There’s no better deconstructor of liberal and Canadian pathologies than the great Robert Fulford. Today, he picks up on something it’s impossible not to notice, particularly in oh-so-urbane Toronto – that pessimism is the sad, bitter norm of the Canadian mindset. Worth a full read: “A cloud behind every silver lining” (National Post, October 6/2007). An excerpt:
To adapt a phrase of Freud’s, pessimism is essential to the psychopathology of Canadian life. We learn in childhood that when oil prices go down it’s a bad thing, but when they go up it’s also a bad thing. Some individuals will benefit either way but as a society we never rejoice; the downside is the side where we’re most comfortable.
For many years, we described the low dollar in doleful terms: feeble, frail, weak, anaemic, etc. But now that it’s slightly exceeded parity with the U.S. dollar, it’s regarded as a rampaging monster, creating terror among editorialists.
The Toronto Star leads the country in this field. It has a special cupboard for storing dour economic cliches. The editors never miss a chance to point out that, while things may look good, they are actually bad. In July, an editorial, “Ontario bracing for perfect storm,” told us not to be fooled by the recent rise in retail trade. “On the surface, the Canadian economy looks to be on a roll,” noted the Star. But apparently this is when we should worry most. The editors opened their cupboard and began spraying cliches at the problem.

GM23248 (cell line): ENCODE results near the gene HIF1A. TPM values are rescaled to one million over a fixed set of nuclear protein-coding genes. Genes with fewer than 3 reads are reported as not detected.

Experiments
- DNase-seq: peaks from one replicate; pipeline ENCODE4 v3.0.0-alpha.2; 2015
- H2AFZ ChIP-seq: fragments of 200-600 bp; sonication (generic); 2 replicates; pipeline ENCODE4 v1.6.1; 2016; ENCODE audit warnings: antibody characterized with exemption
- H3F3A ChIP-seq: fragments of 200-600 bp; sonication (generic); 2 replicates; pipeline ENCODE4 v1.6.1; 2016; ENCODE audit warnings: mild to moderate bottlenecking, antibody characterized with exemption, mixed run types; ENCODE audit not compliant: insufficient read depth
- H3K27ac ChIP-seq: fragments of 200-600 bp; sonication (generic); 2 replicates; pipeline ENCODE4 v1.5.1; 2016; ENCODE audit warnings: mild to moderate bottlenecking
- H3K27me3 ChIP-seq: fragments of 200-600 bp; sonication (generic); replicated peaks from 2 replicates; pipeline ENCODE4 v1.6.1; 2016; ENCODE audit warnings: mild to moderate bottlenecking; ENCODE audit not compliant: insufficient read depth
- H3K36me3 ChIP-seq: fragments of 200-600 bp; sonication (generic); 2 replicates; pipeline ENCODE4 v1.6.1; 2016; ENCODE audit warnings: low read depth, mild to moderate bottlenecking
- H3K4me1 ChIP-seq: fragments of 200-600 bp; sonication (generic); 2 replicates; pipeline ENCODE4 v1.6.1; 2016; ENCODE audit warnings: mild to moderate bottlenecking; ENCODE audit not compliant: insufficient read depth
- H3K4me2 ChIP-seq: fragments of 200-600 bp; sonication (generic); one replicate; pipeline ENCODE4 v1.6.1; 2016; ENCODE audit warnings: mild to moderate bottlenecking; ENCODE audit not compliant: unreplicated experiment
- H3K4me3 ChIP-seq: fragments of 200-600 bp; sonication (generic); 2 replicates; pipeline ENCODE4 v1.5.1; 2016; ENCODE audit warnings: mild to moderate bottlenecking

Some economists are optimistic, the editors admitted, “But there are others who see dark clouds forming.” Some think the strong dollar reflects prosperity but the Star now calls it “the galloping dollar.” The editors also advised us that “Uncertainty over the economy is rampant,” though without mentioning any time in history when uncertainty was not rampant. Weakness in the U.S. economy will hurt us, so how should the federal and provincial governments respond? “Caution must be the watchword” for policy-makers, though governments won’t be able to “stand by idly.” What should the Bank of Canada do? “Take a wait-and-see position ? until a clearer picture emerges as to whether the economic forecast points to blue skies or a perfect storm.”
…In Victorian England, there was a belief among Christians that chronic pessimism was sinful, a refusal to accept one’s blessings joyfully. One day in 1889, the London Times referred to “the contagion of that moral evil ? visiting the end of the 19th century — namely pessimism.” When I came upon that quotation recently, I realized for the first time a horrible truth: Canadians are even gloomier than the gloomiest Victorians.
As the great Dennis Prager says so often: happiness is a moral obligation; unhappiness is as offensive as body odour or bad breath. Happiness is something that needs to be worked on day-after-day, and even faked if necessary. But it is very difficult to be a happy person if you indulge in the intellectual wasteland of constant negativity. (It’s also very difficult to be happy if you don’t fear God…but that related point will have to be left for another day.)